Chinatown and Little India

Singapore’s neighborhoods give the country its authentic charm. It’s no wonder that Singapore is often referred to as the food capital of the world – you won’t find this unique coexistence of diverse cultures and cuisines anywhere else. Chinatown is home to particularly authentic experiences. The former enclave for Chinese immigrants is now one of the most popular districts for tourists from all over the world. Tradition and modernity, old and new alternate harmoniously here, Chinese music and cult dances create a great atmosphere and the unique backdrop in front of the skyscrapers of the Central Business District guarantees unforgettable experiences.

Here you will also find one of the most important and oldest religious sites in the country, the Buddha Tooth Relic Temple. The interior of the temple is particularly fascinating: architecturally in the form of a mandala, it depicts an important concept of Buddhism and Hinduism, namely the universal connection. A short walk along South Bridge Road will take you from this site to the next highlight, the Indian Sri Mariamman Temple and the oldest Hindu temple in the city. That’s right – this temple is also located in Chinatown and is an important testimony to the harmonious cultural coexistence that prevails in Singapore. An important ingredient for a healthy, common togetherness: respect and appreciation, which are beautifully exemplified in Singapore.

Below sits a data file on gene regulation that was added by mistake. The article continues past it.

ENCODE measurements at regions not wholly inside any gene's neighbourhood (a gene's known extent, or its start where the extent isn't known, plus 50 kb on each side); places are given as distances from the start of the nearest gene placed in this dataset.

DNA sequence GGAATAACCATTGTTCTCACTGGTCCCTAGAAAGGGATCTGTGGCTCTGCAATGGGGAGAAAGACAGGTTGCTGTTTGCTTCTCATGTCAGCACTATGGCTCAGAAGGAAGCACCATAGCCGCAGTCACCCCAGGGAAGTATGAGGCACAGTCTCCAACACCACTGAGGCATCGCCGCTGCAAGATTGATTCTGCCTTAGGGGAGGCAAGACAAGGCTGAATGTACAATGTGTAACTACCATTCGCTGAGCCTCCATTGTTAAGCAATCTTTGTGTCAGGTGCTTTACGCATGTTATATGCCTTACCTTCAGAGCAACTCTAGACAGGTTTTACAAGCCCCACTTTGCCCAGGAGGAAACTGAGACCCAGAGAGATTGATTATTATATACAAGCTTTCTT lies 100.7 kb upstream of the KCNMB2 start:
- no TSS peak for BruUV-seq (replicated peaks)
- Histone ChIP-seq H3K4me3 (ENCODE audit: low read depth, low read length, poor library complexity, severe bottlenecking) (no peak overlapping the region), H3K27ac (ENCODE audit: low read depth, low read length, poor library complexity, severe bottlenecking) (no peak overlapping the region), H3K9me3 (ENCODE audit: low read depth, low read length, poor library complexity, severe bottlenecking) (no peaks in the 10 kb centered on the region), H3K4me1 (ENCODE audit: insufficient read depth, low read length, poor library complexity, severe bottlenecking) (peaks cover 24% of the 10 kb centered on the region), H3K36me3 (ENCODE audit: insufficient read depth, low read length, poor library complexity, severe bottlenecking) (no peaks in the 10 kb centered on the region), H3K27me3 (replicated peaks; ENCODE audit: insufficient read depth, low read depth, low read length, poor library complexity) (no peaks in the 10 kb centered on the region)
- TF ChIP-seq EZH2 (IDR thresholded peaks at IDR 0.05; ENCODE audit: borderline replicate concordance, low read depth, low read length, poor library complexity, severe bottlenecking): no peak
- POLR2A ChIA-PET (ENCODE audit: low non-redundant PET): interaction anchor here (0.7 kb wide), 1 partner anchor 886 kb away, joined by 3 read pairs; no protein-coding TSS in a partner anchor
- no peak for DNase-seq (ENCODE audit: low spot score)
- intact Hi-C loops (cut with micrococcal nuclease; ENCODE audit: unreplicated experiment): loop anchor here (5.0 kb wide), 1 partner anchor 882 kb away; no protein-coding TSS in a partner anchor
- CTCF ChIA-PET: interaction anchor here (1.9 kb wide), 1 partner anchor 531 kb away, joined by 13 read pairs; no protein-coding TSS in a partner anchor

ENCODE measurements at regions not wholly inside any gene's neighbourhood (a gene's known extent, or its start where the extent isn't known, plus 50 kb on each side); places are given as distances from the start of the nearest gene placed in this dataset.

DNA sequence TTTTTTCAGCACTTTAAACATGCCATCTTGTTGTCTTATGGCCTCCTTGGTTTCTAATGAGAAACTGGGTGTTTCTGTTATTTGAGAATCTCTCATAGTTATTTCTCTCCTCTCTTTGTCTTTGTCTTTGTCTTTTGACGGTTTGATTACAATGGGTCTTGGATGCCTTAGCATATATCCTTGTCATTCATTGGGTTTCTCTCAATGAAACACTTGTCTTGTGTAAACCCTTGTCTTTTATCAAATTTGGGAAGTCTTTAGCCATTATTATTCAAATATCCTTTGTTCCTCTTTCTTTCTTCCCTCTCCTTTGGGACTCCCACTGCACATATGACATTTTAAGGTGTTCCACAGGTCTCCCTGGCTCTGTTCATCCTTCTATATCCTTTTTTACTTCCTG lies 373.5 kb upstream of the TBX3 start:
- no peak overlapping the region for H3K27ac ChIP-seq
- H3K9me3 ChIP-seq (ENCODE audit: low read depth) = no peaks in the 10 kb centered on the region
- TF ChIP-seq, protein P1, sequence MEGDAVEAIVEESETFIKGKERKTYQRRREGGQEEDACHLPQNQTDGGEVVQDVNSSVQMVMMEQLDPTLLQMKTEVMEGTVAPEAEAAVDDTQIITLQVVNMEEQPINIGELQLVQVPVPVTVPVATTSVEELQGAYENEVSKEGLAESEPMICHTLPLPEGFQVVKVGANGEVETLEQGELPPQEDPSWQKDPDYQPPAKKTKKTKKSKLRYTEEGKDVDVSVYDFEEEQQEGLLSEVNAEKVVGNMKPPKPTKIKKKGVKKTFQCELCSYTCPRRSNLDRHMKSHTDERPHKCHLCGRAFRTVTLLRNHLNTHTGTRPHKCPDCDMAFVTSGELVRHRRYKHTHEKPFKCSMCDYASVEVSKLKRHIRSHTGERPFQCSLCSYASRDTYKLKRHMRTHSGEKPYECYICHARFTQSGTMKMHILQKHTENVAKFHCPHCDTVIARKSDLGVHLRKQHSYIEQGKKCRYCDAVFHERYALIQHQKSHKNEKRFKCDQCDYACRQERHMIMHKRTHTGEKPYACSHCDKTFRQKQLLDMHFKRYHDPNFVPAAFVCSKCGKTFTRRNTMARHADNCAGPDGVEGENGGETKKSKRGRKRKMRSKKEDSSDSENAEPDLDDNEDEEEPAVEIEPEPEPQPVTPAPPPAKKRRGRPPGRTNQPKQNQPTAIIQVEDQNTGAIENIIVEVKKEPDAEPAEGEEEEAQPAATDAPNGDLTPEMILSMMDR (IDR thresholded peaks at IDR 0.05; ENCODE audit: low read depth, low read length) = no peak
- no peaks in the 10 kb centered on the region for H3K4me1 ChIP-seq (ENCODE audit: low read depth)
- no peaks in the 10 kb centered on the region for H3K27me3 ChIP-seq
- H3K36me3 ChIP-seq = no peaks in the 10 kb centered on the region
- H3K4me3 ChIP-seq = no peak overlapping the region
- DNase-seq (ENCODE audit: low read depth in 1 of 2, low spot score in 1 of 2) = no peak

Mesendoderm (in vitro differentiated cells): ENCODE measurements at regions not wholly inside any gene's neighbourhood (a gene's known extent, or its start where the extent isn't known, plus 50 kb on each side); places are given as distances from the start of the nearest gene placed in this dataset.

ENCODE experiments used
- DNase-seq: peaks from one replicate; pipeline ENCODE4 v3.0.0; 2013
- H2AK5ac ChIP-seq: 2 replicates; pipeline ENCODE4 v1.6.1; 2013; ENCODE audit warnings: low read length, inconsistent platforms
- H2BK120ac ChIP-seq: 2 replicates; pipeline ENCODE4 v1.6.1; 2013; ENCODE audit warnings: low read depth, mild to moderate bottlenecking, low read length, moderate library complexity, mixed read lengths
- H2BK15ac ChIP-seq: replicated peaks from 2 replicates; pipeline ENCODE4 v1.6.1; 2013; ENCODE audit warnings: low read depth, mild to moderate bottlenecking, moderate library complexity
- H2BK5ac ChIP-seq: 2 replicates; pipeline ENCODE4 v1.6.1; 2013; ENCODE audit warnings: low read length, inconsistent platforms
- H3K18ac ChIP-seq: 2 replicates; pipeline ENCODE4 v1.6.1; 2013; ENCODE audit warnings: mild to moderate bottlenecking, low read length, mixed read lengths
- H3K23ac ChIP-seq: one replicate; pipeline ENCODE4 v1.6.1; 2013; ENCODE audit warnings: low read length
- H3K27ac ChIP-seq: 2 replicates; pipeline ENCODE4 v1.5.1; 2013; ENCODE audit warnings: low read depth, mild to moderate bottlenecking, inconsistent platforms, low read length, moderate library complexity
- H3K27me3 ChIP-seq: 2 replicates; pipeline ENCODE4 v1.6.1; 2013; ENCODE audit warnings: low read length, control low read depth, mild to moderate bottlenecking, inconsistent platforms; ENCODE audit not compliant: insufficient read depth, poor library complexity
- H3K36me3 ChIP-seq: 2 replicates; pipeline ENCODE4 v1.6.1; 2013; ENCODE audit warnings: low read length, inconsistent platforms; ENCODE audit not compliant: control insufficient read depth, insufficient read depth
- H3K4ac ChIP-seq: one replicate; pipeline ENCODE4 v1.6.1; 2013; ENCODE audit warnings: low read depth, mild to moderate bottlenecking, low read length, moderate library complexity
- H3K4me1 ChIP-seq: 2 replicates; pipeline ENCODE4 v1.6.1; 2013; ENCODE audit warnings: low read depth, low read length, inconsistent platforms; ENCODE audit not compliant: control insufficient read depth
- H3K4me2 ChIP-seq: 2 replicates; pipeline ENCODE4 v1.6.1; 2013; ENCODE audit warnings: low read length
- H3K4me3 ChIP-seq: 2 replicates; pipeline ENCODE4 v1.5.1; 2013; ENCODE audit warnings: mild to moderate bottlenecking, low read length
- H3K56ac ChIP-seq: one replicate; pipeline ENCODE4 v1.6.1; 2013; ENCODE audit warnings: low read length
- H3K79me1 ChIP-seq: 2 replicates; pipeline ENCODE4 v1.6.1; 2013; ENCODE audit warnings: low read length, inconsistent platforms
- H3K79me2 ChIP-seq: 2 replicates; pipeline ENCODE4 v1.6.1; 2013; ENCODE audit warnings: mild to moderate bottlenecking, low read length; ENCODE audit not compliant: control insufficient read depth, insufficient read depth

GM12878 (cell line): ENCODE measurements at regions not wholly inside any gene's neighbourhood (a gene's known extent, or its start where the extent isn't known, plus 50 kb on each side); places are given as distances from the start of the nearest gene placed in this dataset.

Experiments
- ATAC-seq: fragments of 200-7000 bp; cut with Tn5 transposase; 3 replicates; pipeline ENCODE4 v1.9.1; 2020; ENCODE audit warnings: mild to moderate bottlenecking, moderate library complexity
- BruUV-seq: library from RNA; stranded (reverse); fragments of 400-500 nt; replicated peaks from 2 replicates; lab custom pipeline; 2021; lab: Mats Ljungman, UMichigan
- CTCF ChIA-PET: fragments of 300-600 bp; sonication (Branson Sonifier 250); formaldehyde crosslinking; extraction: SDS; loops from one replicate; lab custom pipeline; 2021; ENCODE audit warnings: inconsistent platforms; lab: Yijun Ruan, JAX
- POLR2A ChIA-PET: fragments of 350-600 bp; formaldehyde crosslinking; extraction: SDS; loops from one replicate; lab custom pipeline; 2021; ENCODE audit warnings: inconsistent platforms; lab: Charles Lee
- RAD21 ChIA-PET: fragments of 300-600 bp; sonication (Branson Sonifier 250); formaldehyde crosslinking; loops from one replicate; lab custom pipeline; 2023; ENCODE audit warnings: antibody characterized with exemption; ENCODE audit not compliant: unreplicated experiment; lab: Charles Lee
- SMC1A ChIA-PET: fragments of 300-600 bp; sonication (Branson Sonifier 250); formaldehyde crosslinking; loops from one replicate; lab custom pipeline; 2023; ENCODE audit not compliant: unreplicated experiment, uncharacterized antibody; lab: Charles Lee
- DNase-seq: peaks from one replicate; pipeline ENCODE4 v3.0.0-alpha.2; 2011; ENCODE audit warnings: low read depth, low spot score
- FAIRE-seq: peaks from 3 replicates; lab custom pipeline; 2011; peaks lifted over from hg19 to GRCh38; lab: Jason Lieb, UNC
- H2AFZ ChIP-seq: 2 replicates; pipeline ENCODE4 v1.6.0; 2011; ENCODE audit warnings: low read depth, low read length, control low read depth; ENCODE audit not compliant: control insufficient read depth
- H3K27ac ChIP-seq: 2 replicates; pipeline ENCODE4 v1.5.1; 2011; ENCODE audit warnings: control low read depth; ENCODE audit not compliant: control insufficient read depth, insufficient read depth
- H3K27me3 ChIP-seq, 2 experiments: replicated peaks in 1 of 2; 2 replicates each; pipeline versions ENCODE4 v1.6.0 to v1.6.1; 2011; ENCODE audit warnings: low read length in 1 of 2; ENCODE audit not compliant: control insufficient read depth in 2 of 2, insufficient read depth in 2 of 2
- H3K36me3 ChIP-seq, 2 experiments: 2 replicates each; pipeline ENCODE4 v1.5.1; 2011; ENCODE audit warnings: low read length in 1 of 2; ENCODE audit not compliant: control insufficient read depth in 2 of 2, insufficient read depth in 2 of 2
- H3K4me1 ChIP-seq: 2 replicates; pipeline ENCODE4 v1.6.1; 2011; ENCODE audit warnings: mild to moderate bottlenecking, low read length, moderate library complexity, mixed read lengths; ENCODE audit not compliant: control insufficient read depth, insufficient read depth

Little India itself is also a place that is bursting with authenticity. Enjoy delicious curries, teh tarik and fresh bread dishes in one (or more!) of the countless street stalls and simply let yourself drift with the crowds. Especially on weekends there is a lot going on and with a bit of luck you may even attend one of the many traditional rites that are celebrated here.

Eating at the hawker center

Hawker Center Singapore
The Hawker Center on Smith Street in Singapore, Image: DerekTeo / shutterstock

Hawker Centers are the name given to the semi-open, covered buildings where you can buy various delicacies at reasonable prices at various stalls. The hawkers are mainly located near public housing estates or in the center of districts or neighborhoods and offer all kinds of food: whether Chinese soups, Indian specialties or Malay dishes, different cultures coexist harmoniously here.

The hawker centers are run by local authorities and were primarily used to enforce hygiene standards. With the relocation of street vendors to Hawker Center, there was no longer a lack of running water and space. Visitors typically sit on plastic chairs and tables, vendors have their own stalls or “stalls” where they can keep their ingredients safe and fresh. In the meantime, many of the centers are being replaced by so-called food courts, i.e. integrated into air-conditioned shopping centers. In addition, there is an increasing focus on the appearance as well as varied and creative menus in order to reach the younger Singaporeans and visitors. More and more often, you can now find dishes on the menus that are usually offered in restaurants.